Countertop Microwave Ovens

Image of a counter top microwave oven

Countertop Microwave Oven

This model of microwave is the most popular. They are typically more affordable and the process to install these is much more simple. All you have to do is clear a spot off on the counter, sit it on the countertop, plug it in to the appropriate outlet, and you can begin heating up stuff right away. The counter space these babies might require is usually the biggest complaint about them. If your space is limited, you could probably get a smaller countertop microwave oven or perhaps look for another model.

Cost: $40-$700

Size: from around 10x18x14 inches for compact models to approximately 14x24x20 inches for larger models

Internal Space: less than 1 cubic foot to over 2 cubic feet

Power: usually 600-1,200 watts

The overall cost for these types of microwave ovens vary a great deal, starting from around $40 and reaching upwards of $700. So, this is a fantastic option if you are on a budget, however there’s also plenty of wiggle room if you want a counter top model but prefer something a little bigger, with more power and features.

Over-the-range Microwave Ovens

Image of an over the range microwave oven

Over The Range Microwave Oven

This is yet another microwave oven model that’s very common. This handy little appliance is a built-in variety which is made to hang above your range, saving you from having to waste counter top space. These types of Microwaves have vent systems which replace the oven hood. It’s fair to say that, in the world of microwave ovens, these little babies are definitely multitaskers.

Cost: $190-$1,300

Size: typically wider than countertop models, around 16x30x15

Internal Space: less than 1 cubic foot to over 2 cubic feet

Power: usually 600-1,200 watts

The cost to get an over-the-range microwave will range from around $190 and can go as high as $1,300. As you can tell, the price range is still pretty wide, however the starting price is much higher than the counter top model.

Built-in Microwave Ovens

Image of a built-in microwave oven

Built In Microwave Oven

These are the most expensive microwave ovens available on the market. Although over-the-range microwaves are built-ins, not all built-ins are installed over the range. This catch-all category covers any and all custom cabinets, drawers, or combo oven-and-microwave units.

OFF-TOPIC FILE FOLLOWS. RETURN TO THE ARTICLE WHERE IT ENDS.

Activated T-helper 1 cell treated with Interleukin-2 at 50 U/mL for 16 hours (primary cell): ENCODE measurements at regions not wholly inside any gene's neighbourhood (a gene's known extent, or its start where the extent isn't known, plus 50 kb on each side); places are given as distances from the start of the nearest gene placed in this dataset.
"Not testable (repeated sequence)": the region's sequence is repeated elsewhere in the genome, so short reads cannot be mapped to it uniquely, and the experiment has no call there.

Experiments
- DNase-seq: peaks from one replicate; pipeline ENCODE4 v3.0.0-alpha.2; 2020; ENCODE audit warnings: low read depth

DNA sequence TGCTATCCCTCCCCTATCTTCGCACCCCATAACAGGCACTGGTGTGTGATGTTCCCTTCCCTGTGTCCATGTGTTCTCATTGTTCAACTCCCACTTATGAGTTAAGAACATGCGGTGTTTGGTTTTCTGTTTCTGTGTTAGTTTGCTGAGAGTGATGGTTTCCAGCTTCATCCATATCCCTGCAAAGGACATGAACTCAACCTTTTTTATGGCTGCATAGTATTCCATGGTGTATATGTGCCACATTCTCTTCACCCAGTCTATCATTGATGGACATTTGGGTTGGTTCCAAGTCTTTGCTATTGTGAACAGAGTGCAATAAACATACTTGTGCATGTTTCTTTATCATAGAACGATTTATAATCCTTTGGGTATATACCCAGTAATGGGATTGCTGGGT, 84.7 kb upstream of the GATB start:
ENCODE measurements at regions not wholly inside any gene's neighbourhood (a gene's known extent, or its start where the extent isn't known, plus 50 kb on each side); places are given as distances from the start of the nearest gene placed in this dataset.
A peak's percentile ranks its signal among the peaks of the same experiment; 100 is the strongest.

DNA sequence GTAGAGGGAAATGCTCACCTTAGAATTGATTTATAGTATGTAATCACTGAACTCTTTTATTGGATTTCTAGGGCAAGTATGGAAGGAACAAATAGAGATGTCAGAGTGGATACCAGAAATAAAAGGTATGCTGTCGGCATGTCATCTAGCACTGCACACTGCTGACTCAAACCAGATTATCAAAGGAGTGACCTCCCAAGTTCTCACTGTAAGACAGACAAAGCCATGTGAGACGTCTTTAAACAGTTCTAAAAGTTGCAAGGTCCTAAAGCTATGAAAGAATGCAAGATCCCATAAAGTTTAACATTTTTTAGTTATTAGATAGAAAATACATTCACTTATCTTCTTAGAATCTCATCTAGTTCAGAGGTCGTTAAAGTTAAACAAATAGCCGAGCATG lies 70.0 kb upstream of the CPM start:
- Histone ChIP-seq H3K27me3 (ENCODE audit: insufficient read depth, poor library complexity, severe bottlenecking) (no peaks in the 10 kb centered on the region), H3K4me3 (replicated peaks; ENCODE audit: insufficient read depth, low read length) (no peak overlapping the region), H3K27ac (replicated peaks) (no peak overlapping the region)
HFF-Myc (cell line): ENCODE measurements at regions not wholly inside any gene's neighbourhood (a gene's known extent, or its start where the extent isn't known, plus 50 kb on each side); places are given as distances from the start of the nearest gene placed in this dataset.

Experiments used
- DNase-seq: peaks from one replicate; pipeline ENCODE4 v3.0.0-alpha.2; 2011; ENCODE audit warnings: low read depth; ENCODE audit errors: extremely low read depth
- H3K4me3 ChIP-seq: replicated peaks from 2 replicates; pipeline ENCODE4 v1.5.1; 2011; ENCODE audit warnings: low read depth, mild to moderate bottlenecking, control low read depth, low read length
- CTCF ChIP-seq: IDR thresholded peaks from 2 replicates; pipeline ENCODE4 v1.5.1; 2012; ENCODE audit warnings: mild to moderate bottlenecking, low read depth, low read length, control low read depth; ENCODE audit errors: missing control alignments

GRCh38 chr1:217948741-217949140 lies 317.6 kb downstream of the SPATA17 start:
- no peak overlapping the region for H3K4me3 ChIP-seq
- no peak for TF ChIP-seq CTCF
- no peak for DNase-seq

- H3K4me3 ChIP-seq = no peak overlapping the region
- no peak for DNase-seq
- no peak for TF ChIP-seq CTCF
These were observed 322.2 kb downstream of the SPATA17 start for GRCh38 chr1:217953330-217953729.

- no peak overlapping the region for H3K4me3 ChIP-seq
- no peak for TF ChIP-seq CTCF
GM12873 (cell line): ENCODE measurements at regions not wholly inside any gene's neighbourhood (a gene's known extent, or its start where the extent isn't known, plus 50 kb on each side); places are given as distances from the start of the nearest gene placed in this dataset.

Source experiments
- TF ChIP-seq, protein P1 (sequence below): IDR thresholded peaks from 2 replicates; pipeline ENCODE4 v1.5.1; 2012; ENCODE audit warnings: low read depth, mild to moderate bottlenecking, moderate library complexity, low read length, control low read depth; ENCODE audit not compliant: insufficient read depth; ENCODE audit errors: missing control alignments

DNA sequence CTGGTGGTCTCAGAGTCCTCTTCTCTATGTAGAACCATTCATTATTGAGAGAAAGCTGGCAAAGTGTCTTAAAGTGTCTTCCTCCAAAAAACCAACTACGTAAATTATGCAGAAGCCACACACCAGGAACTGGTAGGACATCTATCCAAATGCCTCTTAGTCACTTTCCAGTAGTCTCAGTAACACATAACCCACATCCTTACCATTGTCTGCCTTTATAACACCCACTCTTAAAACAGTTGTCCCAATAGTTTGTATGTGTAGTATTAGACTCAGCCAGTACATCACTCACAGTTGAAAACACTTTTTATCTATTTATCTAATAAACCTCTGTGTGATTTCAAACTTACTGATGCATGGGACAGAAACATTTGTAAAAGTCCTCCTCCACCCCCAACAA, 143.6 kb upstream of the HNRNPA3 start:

Cost: $500-$5,000

Size: The sizes of this microwave vary widely, drawers usually possess more depth than countertop or over-the-range models, around 15x30x26

Internal Space: less than 1 cubic foot to over 2 cubic feet

Power: Usually 600-1,200 watts

Cost for one of these typically range from about $500 for microwaves built-in to cabinets or drawers to upwards of $5,000 for convection ovens that have built-in microwaves. Once again, the price range is big, however the begining price is higher than the standard over-the-range built-ins or the countertop models.

Taking Size Into Consideration


What is the size of your kitchen counter? Are you expecting to need to cook a lot of food in the new microwave oven? Answering these questions will assist you in selecting the proper microwave to fit your kitchen as well as your lifestyle.

Sadly, determining the size you need it isn’t quite as easy as small, medium, and large. To begin with, you need to measure the counter or wherever it is that you intend to put your microwave. Next, you will need to measure the height, width, and depth of whatever microwaves you’re considering to figure out if it is going to fit on your counter top, over your range, or in a custom spot. The external sizes can vary quite a bit, from  around 10x18x14 inches (HWD) all the way up to  the neighborhood of 14x24x20 inches on the bigger side.